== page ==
Whole beast butchery for hunters November 07, 2014 16:04

For last year I've been accumulating training, licenses, and equipment to begin hunting deer. Having never butchered a large animal before, I found it helpful to attend two workshops with EatWild, a really cool local company that specializes in hunter education for city slickers (my description, not theirs). I had a bunch of pictures from their Hunter Field Skills Workshop, a comprehensive 3 day course located at beautiful Singing Lands Ranch just north of Kamloops. In particular, I wanted to show some pictures from the "Shot to Table" exercise, wherein we skinned and butchered a lamb (a stand-in for the buck that wasn't in season). Sadly the memory card malfunctioned. The second course was right here in town - EatWild's Butchering Workshop held at Harkness & Co Butchers on Broadway near Fraser. DSC_1368

In the workshop we worked with two animals to learn about two totally different approaches to butchery. Patrick of Harkness walked us through the professional meat cutter's approach to breaking meat into retail cuts, and Dylan of EatWild worked with us on the hunter's technique.

DSC_1374

Seen here, Patrick of Harkness shows how a professional butcher breaks the carcass first into large "prime cuts" and then into smaller portions. It's an orderly method that employs saws, mallets,  and cleavers to make nice neat cuts. It's an ideal way to break down a carcass if you have an orderly, well equipped facility and you aren't worried about getting the animal out of the woods and back to your truck. Everybody got a chance to practice their technique.

DSC_1412

Here you see the advantage to the butcher's method - it's more involved, but you can get really deluxe cuts like the rack of lamb Patrick's working on here.

DSC_1303

While the butcher uses just the right tools to prepare neat cuts, the hunter uses minimal tools and works with the anatomy to separate meat and bone. I was surprized to find a certain zen to it; the hunter's knife follows joints and muscle groups and takes the animal apart along its natural seams. Here, a participant fillets the muscles off the rib cage.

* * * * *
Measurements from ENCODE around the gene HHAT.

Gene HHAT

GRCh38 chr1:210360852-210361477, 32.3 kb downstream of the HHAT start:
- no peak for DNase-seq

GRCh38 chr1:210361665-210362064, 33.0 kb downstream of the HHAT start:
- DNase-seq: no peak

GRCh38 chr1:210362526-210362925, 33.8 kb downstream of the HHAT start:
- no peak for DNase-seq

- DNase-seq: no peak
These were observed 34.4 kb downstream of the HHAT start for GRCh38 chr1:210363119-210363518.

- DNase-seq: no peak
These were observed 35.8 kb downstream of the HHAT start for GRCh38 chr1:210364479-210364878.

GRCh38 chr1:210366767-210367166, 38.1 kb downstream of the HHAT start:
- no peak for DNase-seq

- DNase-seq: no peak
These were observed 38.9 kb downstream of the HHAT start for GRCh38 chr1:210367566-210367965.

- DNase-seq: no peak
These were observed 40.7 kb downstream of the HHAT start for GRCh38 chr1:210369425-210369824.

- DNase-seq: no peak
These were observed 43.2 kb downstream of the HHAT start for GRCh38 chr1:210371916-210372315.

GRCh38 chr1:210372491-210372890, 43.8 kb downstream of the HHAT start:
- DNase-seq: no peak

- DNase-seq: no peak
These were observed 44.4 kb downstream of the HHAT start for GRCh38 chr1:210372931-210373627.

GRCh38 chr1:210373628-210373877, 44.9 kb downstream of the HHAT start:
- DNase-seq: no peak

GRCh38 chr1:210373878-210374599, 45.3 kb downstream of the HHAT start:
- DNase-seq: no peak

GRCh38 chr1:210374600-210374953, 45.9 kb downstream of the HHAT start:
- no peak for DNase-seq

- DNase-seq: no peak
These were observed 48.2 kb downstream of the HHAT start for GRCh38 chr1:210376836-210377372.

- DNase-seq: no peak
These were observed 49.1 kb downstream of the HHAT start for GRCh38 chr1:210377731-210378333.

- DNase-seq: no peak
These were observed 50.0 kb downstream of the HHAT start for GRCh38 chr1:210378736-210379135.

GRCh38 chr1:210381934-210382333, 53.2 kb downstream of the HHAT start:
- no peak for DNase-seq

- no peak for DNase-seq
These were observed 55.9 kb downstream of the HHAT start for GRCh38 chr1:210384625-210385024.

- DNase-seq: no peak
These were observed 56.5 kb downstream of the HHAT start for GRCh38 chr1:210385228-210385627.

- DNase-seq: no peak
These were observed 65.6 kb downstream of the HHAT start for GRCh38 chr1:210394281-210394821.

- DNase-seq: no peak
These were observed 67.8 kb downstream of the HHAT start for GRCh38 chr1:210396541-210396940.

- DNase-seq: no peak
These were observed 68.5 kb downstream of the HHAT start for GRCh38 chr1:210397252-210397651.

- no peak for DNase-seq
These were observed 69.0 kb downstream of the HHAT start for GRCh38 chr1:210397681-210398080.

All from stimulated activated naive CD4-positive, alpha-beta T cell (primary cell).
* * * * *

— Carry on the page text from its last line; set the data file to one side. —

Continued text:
DSC_1316

If you're carrying a harvested animal out of the field on your back, it's ideal to pack out only the parts of the animal you're planning to eat. That's one reason the hunter's approach emphasizes shaving as much meat as possible off the bones. Above, Dylan holds up the strip of meat we filleted off the rib cage.

DSC_1314

The neck is loaded with great stew meat. Slicing the meat away from the cervical vertebrae requires some dexterity and a good sharp knife.  We used a narrow filleting knife like you would for fish. The hind and forelegs are visible in the right of the image. I lost the photographs, but these were removed with the same small-but-sharp knife by cutting all the way around each joint. Dylan had a good trick for removing the feet too, but the images were on the dead memory card.

DSC_1331

The very best cuts are the tenderloins, located under the spine in the lower back. Here, a participant easily slices the whole muscle group from the carcass as a unit, rather than cutting across the bone to form medalions.

DSC_1335

This shows a tenderloin removed as a unit, and a participant removing the sinewy fascia. Removing the muscle whole preserves the integrity of the cut, and requires only a small sharp knife. It can be frozen as a unit and cut into medalions before cooking.

DSC_1337

Protect your hard work by packing the meat well for freezing! We used folded butcher paper here. Thanks again to Patrick and Dylan for their instruction!  For upcoming EatWild workshops, see the calendar here. Questions, comments, other thoughts?  let me know what you think!